The Busts and Bonces of Belfast's Buildings
Author Daniel Jewesbury's Talking Heads 'walking narrative' is part of the 'Poets and Players, Dockers and Dreamers' festival
For Daniel Jewesbury, who will be guiding the Talking Heads 'walking narrative' during the 'Poets and Players, Dockers and Dreamers' summer festival, 'Belfast is like a book'. If you want to know the truth about the city, all you have to do is learn how to read her buildings.
Jewesbury, an artist and writer originally from London, first got the idea for the trail, which starts at Ten Square and ends at Malmaison, when he was in Tesco Metro on Royal Avenue. If you look at the dome over the check-out there are 'gnomes all around the inside'.
Once he started to keep an eye out for them, Jewesbury found a lot of other 'really unusual' heads on Belfast buildings. There is the head of a Chinese man with a plait and a long moustache at Malmaison, a sculpture of Lady Dufferin dressed up to represent Canada and a bust of the Maharaja of Cooch Behar, who codified the rules of snooker.
'You can find out a lot just from looking around you,' Jewesbury argues, striding along Donegall Square West. 'There are fantastic carvings and brilliant pieces of sculpture on the sides of Belfast buildings. Most people don't see them because they don't look up.'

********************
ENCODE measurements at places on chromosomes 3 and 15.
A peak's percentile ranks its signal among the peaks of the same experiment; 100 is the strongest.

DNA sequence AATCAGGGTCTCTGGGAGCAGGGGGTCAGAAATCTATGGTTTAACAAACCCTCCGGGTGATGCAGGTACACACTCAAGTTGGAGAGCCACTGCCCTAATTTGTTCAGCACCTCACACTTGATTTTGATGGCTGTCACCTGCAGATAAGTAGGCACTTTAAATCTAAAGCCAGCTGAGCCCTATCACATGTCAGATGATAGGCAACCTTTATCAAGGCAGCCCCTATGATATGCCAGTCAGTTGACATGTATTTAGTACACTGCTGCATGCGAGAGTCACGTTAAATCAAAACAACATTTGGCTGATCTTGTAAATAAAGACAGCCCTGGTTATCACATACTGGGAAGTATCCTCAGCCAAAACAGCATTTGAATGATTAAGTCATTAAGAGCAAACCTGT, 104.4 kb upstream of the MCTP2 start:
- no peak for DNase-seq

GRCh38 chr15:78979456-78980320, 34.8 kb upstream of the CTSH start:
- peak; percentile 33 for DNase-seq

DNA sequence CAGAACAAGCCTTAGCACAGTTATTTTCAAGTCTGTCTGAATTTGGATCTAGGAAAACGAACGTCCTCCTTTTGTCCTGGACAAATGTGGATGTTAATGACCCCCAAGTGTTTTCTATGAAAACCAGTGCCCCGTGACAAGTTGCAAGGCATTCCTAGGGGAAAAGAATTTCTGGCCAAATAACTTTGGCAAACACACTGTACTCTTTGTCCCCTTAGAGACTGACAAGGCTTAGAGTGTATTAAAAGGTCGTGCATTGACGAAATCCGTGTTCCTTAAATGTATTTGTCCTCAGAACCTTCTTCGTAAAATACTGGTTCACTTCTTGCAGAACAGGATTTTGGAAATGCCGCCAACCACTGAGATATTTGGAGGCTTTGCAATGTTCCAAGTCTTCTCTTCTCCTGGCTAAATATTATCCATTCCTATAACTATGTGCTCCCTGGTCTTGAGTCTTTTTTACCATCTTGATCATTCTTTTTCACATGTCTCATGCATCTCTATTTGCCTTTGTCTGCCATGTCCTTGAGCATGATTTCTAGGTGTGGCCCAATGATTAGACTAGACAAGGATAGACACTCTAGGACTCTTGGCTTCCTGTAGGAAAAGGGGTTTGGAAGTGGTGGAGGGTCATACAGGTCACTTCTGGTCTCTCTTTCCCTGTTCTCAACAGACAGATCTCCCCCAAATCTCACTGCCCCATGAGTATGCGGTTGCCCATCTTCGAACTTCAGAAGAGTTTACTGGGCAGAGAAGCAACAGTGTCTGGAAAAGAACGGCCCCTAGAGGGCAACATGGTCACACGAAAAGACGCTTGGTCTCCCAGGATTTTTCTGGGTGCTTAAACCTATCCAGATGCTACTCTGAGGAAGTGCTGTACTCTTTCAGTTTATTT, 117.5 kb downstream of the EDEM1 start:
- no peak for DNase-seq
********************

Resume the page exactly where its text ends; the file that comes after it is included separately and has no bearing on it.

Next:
It is hard to do anything else in Jewesbury's company, as he points out the verdigris green sphinxes on top of the Scottish Provident building in Donegall Square West – 'For my money the best building in Belfast' – and dodges through the traffic to admire the stone heads decorating the sides of the Ten Square building.
They were crafted by Thomas Fitzpatrick, who in fact was responsible for much of the sculptural architecture of Belfast. 'Most of these building were built in a particular period of time,' Jewesbury explains. 'The old city was almost completely cleared away and Belfast, as we know it, was built very quickly during the middle of the 19th century.'
Most of the sculptures – works of art in their own right – aren't of the individuals who owned or designed the buildings. Instead they represent royalty, empire and trade around the world. The Scottish Provident building, which boasts the beautiful sphinxes, also has a whole series of friezes related to the industries that made Belfast so wealthy: linen, rope-making, shipbuilding and so on.
'That is why all these huge insurance companies built buildings here,' Jewesbury points out. 'They were underwriting and insuring all the massive industrial enterprises mounted from Belfast.'
The 'so-called virtues' are also immortalised in stone on the fronts of buildings: peace, commerce, trade and hard work. They aren't there just as decoration, they are to inculcate an idea of Belfast among the people.
'Good buildings, it was thought, would make good citizens,' says Jewesbury, striding forth toward the next building on his tour. 'That would make for a strong city. So all of these little heads tell us something about the values being instilled here.'
Talking Heads runs from July 22 - August 26 and is part of the Poets and Players, Dockers and Dreamers Summertime Festival.